Repeated stimuli of constant intensity may evoke an increase in the intensity of perception during the repeated stimulation, so that the last stimuli are perceived as painful. [13] This phenomenon is called temporal summation of nociceptive stimulation. Recordings of spinal reflex in humans indicate that temporal summation results from a short-lasting hyperexcitability of the spinal cord induced by the repeated stimulation. [13, 23] To elicit temporal summation, the stimulus burst so described, delivered through the same electrodes, was repeated 5 times with a frequency of 2 Hz. [13] The current intensity was increased as described (see “Pain detection on intramuscular electrical stimulation”), until the summation threshold was identified. Summation threshold was defined as the current intensity evoking an increase in perception during the 5 stimulations, so that the last 1–to–3 stimuli were perceived as painful.

Temporal summation on transcutaneous electrical stimulation

Two bipolar surface Ag/AgCl-electrodes (Dantec, Skovlunde, Denmark) were placed on the skin, 5 mm apart. Repeated electrical stimulation was performed as described for intramuscular stimulation to determine the temporal summation threshold.

Pain tolerance on heat stimulation

The computer-driven Thermotest (Somedic AB, Stockholm, Sweden) was used. A thermode with a surface of 25 × 16 mm was applied to the skin. The temperature of the thermode was continuously increased from 30°C to a maximum of 52°C at a rate of 2.0°C/s. The subject was asked to press a button when she or he perceived the pain as intolerable. At that point, the temperature was recorded by the software and the thermode cooled to 30°C. The thermode also cooled to 30°C even if the tolerance threshold was not reached at 52°C. In this case, 52°C was considered as tolerance threshold. The heat pain tolerance threshold (i.e., the stimulus intensity evoking intolerable pain) was preferred to the detection threshold (i.e., the intensity at which the stimulus perception turns to a painful sensation) because the former seems to produce a stronger activation of the C-fibers. [24] Activation of the C-fibers is primarily involved in the induction of central hypersensitivity. [3]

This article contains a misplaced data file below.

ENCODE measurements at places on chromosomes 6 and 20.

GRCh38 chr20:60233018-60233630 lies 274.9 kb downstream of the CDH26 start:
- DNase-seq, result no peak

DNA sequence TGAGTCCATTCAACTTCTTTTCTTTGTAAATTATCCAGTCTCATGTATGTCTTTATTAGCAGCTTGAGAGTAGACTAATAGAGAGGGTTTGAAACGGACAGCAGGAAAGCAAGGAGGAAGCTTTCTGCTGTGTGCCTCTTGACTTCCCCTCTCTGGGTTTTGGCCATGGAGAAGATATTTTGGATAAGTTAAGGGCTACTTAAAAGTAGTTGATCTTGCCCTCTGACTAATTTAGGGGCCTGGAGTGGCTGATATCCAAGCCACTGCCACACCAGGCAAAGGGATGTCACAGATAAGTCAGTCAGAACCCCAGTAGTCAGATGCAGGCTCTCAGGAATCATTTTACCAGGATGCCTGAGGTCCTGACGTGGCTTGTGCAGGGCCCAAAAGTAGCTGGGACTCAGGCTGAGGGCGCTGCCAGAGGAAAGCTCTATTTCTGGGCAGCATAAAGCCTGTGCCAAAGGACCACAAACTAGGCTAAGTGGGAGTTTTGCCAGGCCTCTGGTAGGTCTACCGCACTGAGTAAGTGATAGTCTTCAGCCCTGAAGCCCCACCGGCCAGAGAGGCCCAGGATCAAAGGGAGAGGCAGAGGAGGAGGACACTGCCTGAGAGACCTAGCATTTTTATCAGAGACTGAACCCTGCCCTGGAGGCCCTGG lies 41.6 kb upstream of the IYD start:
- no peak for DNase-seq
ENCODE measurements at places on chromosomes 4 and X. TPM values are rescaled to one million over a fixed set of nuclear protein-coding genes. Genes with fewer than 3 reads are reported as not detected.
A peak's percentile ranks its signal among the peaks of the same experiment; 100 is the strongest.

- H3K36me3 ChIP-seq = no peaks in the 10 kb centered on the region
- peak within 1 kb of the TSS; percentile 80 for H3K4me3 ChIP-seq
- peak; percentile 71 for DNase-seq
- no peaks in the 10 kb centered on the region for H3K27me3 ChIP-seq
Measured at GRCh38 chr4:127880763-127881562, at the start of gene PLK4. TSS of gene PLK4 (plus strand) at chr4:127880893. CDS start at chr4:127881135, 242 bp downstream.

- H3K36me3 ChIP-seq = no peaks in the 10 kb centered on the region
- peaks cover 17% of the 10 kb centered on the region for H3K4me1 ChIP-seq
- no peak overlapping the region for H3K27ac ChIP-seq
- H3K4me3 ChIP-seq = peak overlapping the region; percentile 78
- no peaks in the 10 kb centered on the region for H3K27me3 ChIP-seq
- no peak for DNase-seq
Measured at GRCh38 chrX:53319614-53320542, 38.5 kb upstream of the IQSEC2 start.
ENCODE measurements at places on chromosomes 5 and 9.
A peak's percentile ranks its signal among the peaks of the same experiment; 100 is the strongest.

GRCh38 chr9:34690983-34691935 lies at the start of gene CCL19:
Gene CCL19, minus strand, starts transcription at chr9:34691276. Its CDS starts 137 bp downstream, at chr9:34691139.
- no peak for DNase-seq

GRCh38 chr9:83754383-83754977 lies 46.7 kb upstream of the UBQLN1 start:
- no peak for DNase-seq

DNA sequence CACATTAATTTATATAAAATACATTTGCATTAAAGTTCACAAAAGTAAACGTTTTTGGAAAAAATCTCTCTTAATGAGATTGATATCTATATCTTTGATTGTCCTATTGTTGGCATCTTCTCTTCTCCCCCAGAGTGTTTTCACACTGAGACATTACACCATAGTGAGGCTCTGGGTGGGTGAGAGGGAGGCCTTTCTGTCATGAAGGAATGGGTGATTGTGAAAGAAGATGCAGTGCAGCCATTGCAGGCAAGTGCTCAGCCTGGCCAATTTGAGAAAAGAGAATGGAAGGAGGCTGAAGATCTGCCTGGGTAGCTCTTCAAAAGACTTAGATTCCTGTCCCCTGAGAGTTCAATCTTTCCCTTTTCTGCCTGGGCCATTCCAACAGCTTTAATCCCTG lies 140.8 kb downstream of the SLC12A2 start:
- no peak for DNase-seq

Local anesthesia

Subjects of the whiplash group were examined for the presence of painful and tender points at the neck. Painful points were defined as areas of spontaneous pain. Tender points were defined as areas where pain could be evoked by palpation or movement that would not normally be painful. Each point was infiltrated with an intramuscular injection of 1 ml lidocaine 1%. [25, 26] For the control group, one lidocaine infiltration (1 ml) was performed at the same cervical dermatome where the sensory tests were applied.

      Time schedule of the experiment

First, the psychological tests were performed and the intensity of neck pain was measured. The subjects then tried all the sensory tests for training. When they were familiar with them, basal measurements of all the sensory tests were performed. The sensory tests and the measurements of neck pain were repeated 15, 45, and 75 minutes after local anesthesia. At 45 and 75 minutes, the single-stimulus intramuscular electrical stimulation was omitted to avoid an excessively long testing procedure.